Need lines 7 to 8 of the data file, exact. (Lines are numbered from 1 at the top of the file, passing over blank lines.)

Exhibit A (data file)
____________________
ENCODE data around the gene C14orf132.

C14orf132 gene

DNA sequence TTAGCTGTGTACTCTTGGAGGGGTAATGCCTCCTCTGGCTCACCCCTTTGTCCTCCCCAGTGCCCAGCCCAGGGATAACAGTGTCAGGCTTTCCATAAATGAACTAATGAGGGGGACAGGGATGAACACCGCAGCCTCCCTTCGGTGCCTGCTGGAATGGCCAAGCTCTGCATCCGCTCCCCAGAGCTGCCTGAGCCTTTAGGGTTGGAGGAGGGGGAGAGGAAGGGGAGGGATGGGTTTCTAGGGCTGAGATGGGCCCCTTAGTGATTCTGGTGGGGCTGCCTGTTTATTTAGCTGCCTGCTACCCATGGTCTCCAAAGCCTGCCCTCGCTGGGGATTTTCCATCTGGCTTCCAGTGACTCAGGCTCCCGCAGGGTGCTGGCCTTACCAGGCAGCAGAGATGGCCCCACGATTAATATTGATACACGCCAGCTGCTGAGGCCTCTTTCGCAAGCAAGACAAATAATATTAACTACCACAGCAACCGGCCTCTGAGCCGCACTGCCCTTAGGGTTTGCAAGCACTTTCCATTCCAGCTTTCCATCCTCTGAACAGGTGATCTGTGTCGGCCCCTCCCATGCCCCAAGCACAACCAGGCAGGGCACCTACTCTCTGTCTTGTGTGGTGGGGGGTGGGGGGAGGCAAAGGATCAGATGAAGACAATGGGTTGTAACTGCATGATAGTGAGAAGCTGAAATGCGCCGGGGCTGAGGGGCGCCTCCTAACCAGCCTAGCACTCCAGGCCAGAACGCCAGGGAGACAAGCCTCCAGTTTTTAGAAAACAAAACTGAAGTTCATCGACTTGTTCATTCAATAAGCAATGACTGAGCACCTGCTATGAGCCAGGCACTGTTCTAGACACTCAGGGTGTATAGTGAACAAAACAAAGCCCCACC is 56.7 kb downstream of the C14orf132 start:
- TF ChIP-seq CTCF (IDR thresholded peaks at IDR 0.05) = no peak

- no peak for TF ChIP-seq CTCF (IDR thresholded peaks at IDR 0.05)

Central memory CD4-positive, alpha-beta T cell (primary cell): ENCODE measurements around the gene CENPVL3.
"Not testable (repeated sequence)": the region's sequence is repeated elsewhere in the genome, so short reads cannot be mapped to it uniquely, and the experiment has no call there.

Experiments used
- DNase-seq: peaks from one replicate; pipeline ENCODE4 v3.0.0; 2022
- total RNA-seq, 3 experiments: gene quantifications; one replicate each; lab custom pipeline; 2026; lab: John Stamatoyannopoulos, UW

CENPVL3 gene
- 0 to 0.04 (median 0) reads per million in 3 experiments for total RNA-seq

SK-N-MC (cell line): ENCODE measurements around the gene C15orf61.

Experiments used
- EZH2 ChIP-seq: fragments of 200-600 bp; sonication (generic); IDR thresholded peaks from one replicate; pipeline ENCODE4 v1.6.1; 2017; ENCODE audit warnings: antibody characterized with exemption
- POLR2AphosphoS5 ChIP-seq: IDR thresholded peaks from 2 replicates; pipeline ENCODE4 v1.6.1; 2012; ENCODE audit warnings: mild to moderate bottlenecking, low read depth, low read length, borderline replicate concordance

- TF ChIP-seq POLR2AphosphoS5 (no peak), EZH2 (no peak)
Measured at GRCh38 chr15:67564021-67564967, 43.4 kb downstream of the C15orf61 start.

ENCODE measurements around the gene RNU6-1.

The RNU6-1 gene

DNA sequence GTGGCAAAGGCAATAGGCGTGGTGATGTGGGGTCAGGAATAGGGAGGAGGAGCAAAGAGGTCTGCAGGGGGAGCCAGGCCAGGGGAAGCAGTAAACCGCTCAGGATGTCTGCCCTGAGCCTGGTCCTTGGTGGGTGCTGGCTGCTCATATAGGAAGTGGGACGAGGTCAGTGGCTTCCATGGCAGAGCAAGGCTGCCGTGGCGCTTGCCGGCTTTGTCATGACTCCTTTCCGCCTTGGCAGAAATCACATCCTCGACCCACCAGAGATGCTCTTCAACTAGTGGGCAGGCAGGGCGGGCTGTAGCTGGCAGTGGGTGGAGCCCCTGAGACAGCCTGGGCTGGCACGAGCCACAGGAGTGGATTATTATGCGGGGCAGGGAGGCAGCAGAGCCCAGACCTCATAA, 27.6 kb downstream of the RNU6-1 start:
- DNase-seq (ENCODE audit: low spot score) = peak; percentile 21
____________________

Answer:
"Not testable (repeated sequence)": the region's sequence is repeated elsewhere in the genome, so short reads cannot be mapped to it uniquely, and the experiment has no call there.

Experiments used